Amid growing tensions following Monday's arrest of more than 40 military officers in connection with an alleged 2003 coup plot, Turkish President Abdullah Gul has held a summit with Prime Minister Recep Tayyip Erdogan and Armed Forces Chief General Ilker Basbug.

In a statement released after the meeting on Thursday, Mr. Gul stressed that “citizens can be sure that the problems on the agenda will be solved within the framework of the Constitution and our laws.”

The meeting was prompted to ease civil-military tensions after the arrest of more than 40 officers for their suspected role in the alleged “sledgehammer” plot.

Those detained included the former Chief of the Air Force, Ibrahim Firtina, the former Naval Chief, Ozden Ornec, and the former Deputy Army Chief, Ergin Saygun. After four days of questioning, the three have been freed. They have not been charged, but kept under investigation. General Saygun, however, has been asked to interact with the police regularly.

Analysts point out that the events are unprecedented as no civil administration in recent history has so boldly questioned the elevated position in the establishment of the military, supposedly the guardian of the country's pro-western secular tradition.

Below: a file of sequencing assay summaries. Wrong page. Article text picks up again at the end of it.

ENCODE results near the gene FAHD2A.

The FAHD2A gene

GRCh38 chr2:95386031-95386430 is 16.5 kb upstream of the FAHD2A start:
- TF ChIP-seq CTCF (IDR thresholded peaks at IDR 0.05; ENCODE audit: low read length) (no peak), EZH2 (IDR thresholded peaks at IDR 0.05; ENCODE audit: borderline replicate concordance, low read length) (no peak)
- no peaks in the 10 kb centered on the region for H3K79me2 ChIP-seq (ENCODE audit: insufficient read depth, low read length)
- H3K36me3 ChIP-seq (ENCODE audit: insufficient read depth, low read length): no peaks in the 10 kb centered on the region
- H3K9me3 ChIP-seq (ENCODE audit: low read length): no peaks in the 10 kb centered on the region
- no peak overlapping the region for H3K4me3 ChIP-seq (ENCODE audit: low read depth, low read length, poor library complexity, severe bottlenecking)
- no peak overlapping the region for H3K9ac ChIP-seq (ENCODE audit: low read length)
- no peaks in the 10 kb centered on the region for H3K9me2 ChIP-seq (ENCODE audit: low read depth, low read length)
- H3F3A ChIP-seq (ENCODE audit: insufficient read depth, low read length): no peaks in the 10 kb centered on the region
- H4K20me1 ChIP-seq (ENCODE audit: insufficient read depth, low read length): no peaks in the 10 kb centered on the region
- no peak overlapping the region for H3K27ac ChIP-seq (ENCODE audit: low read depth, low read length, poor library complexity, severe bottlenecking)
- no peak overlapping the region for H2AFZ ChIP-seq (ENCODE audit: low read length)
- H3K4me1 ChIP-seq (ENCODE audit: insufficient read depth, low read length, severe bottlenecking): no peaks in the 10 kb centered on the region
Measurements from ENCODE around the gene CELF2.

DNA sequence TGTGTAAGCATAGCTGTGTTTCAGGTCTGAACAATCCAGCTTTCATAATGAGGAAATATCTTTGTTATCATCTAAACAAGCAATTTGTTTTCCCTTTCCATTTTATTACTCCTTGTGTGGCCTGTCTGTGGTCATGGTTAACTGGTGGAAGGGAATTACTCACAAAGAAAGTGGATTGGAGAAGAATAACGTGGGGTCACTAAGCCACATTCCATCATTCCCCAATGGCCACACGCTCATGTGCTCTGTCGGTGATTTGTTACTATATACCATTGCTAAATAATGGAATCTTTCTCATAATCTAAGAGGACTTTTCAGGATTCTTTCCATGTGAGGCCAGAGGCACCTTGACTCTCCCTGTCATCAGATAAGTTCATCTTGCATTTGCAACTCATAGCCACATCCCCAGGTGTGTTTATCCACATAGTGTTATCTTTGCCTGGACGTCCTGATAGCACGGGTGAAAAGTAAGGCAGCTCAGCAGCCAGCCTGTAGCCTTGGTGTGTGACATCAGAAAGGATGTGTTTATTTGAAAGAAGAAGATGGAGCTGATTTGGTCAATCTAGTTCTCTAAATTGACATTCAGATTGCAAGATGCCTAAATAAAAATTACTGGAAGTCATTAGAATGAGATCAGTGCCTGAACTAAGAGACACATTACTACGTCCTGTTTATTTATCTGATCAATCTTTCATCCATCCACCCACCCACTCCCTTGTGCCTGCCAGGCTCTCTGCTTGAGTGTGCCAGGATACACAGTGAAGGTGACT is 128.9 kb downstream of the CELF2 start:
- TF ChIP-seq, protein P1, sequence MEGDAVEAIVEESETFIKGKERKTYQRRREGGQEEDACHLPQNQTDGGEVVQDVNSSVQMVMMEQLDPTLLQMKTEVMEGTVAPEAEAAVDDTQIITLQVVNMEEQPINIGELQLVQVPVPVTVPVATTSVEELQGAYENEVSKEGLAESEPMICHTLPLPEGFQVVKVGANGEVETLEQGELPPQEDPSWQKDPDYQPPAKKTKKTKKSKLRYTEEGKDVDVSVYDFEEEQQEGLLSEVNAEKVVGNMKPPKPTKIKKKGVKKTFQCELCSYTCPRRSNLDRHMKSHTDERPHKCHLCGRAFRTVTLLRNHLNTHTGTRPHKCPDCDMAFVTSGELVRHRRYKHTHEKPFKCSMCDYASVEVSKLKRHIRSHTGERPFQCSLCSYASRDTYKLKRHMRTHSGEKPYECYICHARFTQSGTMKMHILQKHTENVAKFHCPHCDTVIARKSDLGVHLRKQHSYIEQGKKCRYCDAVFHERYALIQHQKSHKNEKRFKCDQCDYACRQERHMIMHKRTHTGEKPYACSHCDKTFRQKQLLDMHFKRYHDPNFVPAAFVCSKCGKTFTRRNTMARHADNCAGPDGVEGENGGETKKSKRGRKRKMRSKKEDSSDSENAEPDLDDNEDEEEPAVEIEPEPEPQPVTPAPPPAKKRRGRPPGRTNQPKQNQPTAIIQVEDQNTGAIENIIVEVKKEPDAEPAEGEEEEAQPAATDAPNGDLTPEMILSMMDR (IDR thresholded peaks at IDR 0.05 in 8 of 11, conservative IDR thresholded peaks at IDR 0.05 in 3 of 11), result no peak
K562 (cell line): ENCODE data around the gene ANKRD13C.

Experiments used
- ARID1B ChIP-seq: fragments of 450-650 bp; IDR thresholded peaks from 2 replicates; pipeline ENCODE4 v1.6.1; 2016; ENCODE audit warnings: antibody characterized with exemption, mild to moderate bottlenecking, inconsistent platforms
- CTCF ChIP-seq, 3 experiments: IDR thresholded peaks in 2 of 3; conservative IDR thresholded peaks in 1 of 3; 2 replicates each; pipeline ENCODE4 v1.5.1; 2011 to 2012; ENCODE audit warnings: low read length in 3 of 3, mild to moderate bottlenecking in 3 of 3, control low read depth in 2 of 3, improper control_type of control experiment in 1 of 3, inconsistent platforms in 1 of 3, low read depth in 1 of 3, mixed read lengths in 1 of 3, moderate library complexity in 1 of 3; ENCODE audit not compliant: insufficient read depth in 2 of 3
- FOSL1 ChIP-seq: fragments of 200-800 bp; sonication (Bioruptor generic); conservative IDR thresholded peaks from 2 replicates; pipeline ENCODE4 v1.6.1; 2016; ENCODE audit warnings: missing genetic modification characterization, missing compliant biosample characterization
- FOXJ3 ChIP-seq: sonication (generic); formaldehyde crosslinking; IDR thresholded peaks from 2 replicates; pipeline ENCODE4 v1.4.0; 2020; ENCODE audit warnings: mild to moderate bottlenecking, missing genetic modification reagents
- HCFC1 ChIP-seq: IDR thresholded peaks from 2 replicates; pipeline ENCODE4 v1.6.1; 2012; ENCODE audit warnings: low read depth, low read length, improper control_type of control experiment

The tussle between the democratically-elected civilian government, headed by the AK party, which has Islamic roots, and the military, coincides with a major reorientation in the foreign policy.

Strategic ally

Turkey has been gradually distancing itself from Israel, its long-time “strategic ally”, and is developing closer ties with the rival camp which includes the Palestinians, Iran and Syria.

General Basbug has gone on record to say military coups are a thing of the past, irrespective of a string of military overthrows or forced resignations that Turkey has witnessed between 1960 and 1997. The “sledgehammer” plot was first reported in the liberal Taraf newspaper. The newspaper cited documents in its possession to say plotters wanted to create chaos and stage a coup after masterminding the bombing of two Istanbul mosques and by provoking Greece to shoot down a Turkish plane over the Aegean Sea, resulting in war. The Turkish daily Zaman is reporting that the plot was allegedly drawn up in 2003 and discussed at a military seminar in March that year. Prosecutors have apparently questioned the suspects about the seminar after handing them over uninterrupted voice recordings and a 175-page transcript of the deliberations.

More In: International | News